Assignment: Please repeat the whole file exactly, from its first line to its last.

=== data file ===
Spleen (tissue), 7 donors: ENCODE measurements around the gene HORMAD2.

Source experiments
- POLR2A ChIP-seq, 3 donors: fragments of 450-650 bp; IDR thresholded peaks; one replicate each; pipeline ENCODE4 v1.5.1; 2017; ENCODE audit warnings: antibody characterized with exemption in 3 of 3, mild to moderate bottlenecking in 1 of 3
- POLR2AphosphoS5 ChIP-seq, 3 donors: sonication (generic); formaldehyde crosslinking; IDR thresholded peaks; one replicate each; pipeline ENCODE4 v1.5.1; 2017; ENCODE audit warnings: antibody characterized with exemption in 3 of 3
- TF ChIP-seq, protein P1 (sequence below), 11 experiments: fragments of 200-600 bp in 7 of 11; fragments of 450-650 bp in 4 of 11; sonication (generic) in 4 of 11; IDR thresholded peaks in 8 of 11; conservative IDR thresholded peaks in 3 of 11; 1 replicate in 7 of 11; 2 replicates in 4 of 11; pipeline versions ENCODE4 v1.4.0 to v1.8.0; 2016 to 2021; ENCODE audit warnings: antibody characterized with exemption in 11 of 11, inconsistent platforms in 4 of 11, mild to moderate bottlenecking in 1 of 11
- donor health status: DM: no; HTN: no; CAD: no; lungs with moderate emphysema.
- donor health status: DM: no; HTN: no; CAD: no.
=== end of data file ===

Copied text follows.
Spleen (tissue), 7 donors: ENCODE measurements around the gene HORMAD2.

Source experiments
- POLR2A ChIP-seq, 3 donors: fragments of 450-650 bp; IDR thresholded peaks; one replicate each; pipeline ENCODE4 v1.5.1; 2017; ENCODE audit warnings: antibody characterized with exemption in 3 of 3, mild to moderate bottlenecking in 1 of 3
- POLR2AphosphoS5 ChIP-seq, 3 donors: sonication (generic); formaldehyde crosslinking; IDR thresholded peaks; one replicate each; pipeline ENCODE4 v1.5.1; 2017; ENCODE audit warnings: antibody characterized with exemption in 3 of 3
- TF ChIP-seq, protein P1 (sequence below), 11 experiments: fragments of 200-600 bp in 7 of 11; fragments of 450-650 bp in 4 of 11; sonication (generic) in 4 of 11; IDR thresholded peaks in 8 of 11; conservative IDR thresholded peaks in 3 of 11; 1 replicate in 7 of 11; 2 replicates in 4 of 11; pipeline versions ENCODE4 v1.4.0 to v1.8.0; 2016 to 2021; ENCODE audit warnings: antibody characterized with exemption in 11 of 11, inconsistent platforms in 4 of 11, mild to moderate bottlenecking in 1 of 11
- donor health status: DM: no; HTN: no; CAD: no; lungs with moderate emphysema.
- donor health status: DM: no; HTN: no; CAD: no.